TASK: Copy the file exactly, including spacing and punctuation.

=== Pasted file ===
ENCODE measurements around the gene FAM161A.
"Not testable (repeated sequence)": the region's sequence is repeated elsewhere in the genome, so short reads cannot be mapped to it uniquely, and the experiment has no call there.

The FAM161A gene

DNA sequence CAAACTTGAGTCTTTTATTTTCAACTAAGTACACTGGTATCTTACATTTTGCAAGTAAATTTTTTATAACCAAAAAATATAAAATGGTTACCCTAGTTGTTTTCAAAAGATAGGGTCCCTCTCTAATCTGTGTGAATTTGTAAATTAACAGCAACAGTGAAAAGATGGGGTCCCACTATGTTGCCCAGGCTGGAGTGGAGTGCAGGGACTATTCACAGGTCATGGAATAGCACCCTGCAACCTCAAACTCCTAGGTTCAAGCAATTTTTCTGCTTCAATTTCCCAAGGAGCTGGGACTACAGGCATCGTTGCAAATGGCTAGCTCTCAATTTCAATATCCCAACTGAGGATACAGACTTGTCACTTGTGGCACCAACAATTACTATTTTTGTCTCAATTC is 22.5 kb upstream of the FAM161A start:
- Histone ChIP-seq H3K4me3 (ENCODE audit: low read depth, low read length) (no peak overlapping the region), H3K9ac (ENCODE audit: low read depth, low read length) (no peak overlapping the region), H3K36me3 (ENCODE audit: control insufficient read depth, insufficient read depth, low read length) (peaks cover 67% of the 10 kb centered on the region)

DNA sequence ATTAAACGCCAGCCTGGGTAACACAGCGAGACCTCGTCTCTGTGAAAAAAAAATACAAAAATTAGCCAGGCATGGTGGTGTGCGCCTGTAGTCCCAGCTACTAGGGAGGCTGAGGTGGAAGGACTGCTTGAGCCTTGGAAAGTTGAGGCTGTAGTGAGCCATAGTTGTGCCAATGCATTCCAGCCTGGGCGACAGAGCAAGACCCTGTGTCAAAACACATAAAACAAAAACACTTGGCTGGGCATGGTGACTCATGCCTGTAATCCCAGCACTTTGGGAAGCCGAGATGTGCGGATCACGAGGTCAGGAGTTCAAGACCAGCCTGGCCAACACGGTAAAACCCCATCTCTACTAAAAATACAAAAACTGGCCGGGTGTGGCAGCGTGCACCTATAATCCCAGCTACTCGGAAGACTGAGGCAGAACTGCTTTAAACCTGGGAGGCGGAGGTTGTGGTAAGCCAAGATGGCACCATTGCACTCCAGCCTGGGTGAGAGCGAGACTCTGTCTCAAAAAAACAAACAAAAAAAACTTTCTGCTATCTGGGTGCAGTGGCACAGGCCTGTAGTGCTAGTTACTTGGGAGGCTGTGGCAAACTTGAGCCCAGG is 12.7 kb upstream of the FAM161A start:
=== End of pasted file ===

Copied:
ENCODE measurements around the gene FAM161A.
"Not testable (repeated sequence)": the region's sequence is repeated elsewhere in the genome, so short reads cannot be mapped to it uniquely, and the experiment has no call there.

The FAM161A gene

DNA sequence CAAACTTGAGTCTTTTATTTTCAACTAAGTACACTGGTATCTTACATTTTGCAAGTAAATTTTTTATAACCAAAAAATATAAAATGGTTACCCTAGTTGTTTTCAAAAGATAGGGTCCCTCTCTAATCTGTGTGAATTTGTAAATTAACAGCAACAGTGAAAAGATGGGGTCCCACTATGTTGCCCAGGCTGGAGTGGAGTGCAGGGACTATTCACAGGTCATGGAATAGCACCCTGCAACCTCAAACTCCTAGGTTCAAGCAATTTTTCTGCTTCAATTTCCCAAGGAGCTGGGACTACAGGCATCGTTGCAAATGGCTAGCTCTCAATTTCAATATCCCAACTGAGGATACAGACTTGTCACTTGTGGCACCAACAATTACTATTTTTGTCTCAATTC is 22.5 kb upstream of the FAM161A start:
- Histone ChIP-seq H3K4me3 (ENCODE audit: low read depth, low read length) (no peak overlapping the region), H3K9ac (ENCODE audit: low read depth, low read length) (no peak overlapping the region), H3K36me3 (ENCODE audit: control insufficient read depth, insufficient read depth, low read length) (peaks cover 67% of the 10 kb centered on the region)

DNA sequence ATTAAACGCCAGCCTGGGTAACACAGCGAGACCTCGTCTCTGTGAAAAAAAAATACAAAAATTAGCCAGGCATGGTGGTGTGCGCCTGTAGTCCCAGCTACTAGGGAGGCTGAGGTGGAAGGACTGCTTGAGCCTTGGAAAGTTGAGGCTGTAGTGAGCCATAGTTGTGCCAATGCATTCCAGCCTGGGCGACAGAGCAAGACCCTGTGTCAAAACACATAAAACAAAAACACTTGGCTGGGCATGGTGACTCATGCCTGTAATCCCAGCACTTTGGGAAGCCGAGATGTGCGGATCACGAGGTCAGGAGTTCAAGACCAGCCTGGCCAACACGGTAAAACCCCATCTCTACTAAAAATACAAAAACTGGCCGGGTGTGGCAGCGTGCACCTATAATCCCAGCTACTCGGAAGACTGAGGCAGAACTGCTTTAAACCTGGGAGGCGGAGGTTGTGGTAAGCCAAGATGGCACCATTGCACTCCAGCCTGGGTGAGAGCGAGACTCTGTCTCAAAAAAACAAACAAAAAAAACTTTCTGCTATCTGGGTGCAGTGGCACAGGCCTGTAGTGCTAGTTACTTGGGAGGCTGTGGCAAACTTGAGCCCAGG is 12.7 kb upstream of the FAM161A start: